In a plurality of pixels of a display portion of a liquid crystal display device including the thin film transistor using the oxide semiconductor layer, off-state current can be reduced. Accordingly, a liquid crystal display device capable of extending the period in which a storage capacitor can hold a voltage and reducing power consumption when displaying a still image or the like can be obtained.

This embodiment can be implemented in appropriate combination with any of the structures described in other embodiments.

Embodiment 6

In this embodiment, another example of a thin film transistor which can be applied to a liquid crystal display device disclosed in this specification will be described. A thin film transistor 310 described in this embodiment can be used as the thin film transistor 106 of Embodiment 1.

A thin film transistor of this embodiment and an embodiment of a method for manufacturing the thin film transistor are described using FIGS. 11A to 11E.

FIGS. 11A to 11E illustrate an example of a cross-sectional structure of a thin film transistor. A thin film transistor 310 shown in FIGS. 11A to 11E is a kind of bottom-gate structure and is also referred to as an inverted staggered thin film transistor.

Although the thin film transistor 310 is described using a single-gate thin film transistor, a multi-gate thin film transistor including a plurality of channel formation regions can be formed as necessary.

Hereinafter, a process for manufacturing the thin film transistor 310 over a substrate 300 is described using FIGS. 11A to 11E.

First, a conductive film is formed over the substrate 300 having an insulating surface, and then, a first photolithography step is performed, so that a gate electrode layer 311 is formed. Note that a resist mask may be formed by an inkjet method. Formation of the resist mask by an inkjet method needs no photomask; thus, manufacturing cost can be reduced.

Although there is no particular limitation on a substrate which can be used as the substrate 300 having an insulating surface, it is necessary that the substrate 300 has at least heat resistance high enough to withstand heat treatment to be performed later.

For example, in the case where a glass substrate is used as the substrate 300, if the temperature of the heat treatment to be performed later is high, it is preferable to use a glass substrate whose strain point is 730° C. or higher. As a material of the glass substrate, a glass material such as aluminosilicate glass, aluminoborosilicate glass, or barium borosilicate glass is used, for example. Note that by containing a larger amount of barium oxide (BaO) than boron oxide, a heat-resistant glass substrate which is of more practical use can be formed. Therefore, it is preferable that a glass substrate containing more BaO than B2O3 be used.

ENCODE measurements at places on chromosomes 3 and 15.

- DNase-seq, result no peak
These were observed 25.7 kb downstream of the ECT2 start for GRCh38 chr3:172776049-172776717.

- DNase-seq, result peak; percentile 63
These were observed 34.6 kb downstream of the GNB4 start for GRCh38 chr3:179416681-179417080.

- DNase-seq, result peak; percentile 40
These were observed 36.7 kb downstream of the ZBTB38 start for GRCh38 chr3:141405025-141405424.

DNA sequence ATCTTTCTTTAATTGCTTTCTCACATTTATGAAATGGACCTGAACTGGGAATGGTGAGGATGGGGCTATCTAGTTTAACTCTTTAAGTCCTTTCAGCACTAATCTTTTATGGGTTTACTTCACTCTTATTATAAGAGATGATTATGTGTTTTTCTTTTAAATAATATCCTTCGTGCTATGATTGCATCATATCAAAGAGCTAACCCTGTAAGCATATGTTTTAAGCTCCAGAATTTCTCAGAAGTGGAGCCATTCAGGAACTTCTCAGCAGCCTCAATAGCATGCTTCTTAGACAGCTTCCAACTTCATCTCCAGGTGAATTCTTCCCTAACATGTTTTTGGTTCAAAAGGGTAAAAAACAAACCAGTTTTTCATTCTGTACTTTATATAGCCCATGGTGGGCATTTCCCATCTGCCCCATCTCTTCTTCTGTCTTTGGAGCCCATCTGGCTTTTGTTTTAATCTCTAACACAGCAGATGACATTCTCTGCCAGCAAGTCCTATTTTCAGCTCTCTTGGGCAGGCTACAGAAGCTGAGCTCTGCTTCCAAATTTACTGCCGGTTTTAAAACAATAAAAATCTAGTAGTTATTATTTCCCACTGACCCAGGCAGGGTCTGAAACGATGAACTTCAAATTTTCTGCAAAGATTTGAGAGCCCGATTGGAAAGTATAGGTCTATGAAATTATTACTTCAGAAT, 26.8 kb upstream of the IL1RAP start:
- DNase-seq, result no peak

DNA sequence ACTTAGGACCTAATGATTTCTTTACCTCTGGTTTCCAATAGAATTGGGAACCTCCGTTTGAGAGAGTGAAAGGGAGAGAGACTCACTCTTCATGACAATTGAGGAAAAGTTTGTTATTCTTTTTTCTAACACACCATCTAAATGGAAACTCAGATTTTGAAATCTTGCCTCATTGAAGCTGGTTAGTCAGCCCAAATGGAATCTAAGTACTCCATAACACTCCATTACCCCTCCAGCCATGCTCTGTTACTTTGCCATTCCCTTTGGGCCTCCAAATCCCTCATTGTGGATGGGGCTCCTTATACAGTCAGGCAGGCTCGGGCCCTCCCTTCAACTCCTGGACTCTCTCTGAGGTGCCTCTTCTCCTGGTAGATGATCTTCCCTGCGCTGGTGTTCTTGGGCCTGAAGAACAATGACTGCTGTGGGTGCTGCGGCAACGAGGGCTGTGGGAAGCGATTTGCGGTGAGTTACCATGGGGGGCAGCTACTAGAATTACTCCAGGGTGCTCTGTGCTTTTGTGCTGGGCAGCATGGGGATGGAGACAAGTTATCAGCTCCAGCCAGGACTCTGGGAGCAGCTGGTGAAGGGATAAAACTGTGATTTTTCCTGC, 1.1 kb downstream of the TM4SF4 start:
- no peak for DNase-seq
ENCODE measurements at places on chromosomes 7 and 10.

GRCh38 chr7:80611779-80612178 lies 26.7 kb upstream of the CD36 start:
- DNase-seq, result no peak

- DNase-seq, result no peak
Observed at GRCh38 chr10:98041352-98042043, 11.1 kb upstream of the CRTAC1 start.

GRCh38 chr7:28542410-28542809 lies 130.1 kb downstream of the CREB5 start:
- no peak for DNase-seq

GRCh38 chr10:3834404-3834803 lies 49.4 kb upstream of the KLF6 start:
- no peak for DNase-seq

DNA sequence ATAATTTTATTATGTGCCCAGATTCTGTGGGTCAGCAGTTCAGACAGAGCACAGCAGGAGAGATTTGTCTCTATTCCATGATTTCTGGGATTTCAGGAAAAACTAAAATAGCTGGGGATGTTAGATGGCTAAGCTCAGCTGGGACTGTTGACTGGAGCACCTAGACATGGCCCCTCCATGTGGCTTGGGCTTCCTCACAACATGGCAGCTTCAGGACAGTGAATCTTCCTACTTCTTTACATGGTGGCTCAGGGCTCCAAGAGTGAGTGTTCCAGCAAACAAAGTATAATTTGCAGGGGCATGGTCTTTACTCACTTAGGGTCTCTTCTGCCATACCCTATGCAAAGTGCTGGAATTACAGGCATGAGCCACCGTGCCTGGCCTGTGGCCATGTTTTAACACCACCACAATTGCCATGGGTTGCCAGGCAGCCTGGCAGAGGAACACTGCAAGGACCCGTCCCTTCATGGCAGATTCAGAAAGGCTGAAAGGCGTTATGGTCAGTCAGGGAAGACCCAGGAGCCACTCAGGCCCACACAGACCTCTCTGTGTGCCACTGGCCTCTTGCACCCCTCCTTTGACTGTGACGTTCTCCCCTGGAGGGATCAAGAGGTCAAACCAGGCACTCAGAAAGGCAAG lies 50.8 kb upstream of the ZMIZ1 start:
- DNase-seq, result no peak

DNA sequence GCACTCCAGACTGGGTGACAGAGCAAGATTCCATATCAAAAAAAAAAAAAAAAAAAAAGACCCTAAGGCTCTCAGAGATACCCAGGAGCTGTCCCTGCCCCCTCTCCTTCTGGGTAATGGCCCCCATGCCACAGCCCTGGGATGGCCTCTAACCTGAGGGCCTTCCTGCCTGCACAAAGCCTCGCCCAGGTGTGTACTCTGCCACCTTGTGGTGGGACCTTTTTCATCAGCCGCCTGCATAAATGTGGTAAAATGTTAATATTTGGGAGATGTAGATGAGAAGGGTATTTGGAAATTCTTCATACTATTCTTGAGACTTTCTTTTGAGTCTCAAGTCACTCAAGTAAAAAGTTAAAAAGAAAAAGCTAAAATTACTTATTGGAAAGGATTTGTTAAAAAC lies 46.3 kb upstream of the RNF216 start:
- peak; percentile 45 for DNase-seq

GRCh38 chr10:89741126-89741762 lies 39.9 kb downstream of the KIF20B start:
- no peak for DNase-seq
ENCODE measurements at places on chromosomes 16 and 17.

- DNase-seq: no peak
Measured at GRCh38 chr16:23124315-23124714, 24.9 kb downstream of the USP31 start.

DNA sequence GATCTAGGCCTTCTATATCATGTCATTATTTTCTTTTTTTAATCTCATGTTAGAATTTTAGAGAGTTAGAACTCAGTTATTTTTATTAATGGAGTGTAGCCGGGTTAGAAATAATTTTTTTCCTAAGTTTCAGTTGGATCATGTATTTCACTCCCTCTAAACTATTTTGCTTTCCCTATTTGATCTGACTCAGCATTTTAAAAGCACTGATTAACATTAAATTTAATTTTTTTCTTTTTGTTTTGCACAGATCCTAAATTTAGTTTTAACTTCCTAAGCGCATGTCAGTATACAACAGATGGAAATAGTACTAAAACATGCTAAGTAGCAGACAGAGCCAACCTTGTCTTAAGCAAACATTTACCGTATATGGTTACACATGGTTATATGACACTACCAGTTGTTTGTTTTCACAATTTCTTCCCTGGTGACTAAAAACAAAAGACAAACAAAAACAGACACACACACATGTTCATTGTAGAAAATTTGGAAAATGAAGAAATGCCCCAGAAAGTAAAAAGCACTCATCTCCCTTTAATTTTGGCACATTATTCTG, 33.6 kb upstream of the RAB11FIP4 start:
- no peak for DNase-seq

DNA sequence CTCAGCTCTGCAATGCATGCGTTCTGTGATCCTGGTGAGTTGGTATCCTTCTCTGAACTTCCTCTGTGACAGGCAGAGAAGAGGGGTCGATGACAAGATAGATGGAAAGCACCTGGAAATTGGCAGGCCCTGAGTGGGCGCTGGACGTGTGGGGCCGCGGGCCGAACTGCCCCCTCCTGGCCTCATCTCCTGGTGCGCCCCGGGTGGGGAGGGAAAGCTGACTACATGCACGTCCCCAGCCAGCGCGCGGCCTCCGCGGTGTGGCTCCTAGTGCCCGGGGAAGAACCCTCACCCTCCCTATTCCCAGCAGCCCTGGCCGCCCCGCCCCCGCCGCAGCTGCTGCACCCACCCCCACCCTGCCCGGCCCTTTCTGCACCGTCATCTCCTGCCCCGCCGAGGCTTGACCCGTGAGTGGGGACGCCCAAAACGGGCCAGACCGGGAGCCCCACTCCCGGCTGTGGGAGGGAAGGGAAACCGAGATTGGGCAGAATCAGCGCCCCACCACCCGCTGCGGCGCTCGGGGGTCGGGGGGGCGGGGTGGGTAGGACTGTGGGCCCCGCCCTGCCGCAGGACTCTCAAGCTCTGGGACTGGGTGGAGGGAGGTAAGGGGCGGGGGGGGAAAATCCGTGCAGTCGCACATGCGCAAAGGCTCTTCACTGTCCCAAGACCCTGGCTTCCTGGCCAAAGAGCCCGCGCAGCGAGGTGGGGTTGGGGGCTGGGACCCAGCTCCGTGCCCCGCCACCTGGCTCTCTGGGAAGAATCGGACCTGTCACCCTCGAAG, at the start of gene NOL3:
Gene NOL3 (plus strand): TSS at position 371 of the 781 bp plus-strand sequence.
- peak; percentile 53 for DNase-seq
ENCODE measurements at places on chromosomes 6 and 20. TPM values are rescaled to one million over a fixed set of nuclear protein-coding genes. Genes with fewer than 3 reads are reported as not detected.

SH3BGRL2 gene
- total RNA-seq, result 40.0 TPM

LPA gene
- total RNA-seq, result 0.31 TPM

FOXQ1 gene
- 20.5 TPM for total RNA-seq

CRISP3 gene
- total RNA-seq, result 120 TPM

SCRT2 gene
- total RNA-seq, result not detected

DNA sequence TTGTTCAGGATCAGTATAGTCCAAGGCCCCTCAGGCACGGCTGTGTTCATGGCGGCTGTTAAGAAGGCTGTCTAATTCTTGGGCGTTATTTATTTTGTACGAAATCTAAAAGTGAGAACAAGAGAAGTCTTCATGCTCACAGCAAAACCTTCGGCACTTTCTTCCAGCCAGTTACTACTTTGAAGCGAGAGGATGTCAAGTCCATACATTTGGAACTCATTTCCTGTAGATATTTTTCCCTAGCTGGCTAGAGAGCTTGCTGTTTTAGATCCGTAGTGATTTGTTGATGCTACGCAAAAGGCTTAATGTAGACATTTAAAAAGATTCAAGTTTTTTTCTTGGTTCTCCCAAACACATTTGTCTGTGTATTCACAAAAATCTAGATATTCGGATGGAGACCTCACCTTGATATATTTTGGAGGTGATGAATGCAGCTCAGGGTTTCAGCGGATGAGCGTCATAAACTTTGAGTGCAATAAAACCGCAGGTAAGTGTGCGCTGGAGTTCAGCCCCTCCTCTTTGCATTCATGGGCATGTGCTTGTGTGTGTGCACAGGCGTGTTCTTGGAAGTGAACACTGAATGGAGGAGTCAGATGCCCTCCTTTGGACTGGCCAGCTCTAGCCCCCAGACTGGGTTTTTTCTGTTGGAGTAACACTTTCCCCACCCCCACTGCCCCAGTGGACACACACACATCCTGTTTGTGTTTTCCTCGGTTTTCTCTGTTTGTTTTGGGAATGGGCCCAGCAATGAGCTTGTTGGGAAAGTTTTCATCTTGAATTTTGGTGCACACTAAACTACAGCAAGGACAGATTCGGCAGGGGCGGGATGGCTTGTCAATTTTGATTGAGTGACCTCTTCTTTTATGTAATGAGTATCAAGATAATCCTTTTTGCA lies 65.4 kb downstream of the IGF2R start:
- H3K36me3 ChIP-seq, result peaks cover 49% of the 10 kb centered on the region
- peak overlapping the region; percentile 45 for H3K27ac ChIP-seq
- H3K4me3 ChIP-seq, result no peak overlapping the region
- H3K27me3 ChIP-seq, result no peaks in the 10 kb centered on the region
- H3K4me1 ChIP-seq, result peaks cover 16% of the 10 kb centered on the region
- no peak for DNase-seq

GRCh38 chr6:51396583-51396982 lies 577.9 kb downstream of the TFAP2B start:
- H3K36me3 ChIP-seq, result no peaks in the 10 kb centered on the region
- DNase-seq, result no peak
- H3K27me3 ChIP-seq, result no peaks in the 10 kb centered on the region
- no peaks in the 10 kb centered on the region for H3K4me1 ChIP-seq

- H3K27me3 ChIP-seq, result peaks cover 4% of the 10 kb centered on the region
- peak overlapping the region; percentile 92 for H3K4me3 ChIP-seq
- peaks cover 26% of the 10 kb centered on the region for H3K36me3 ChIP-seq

Note that a substrate formed using an insulator such as a ceramic substrate, a quartz substrate, or a sapphire substrate may be used instead of the above-described glass substrate, as the substrate 300. Alternatively, a crystallized glass substrate or the like may be used. Further alternatively, a plastic substrate or the like may be used.

An insulating film which functions as a base film may be provided between the substrate 300 and the gate electrode layer 311. The base film has a function of preventing diffusion of an impurity element from the substrate 300, and can be formed with a single-layer structure or a stacked-layer structure using one or more of a silicon nitride film, a silicon oxide film, a silicon nitride oxide film, and a silicon oxynitride film.

The gate electrode layer 311 can be formed to have a single-layer or stacked-layer structure using a metal material such as molybdenum, titanium, chromium, tantalum, tungsten, aluminum, copper, neodymium, or scandium, or an alloy material which contains any of these materials as its main component.

For example, as a two-layer structure of the gate electrode layer 311, any of the following structures is preferable: a two-layer structure of an aluminum layer and a molybdenum layer stacked thereover, a two-layer structure of a copper layer and a molybdenum layer stacked thereover, a two-layer structure of a copper layer and a titanium nitride layer or a tantalum nitride layer stacked thereover, a two-layer structure of a titanium nitride layer and a molybdenum layer, and a two-layer structure of a tungsten nitride layer and a tungsten layer stacked thereover. As a three-layer structure, a stack of a tungsten layer or a tungsten nitride layer, a layer of an alloy of aluminum and silicon or an alloy of aluminum and titanium, and a titanium nitride layer or a titanium layer is preferable.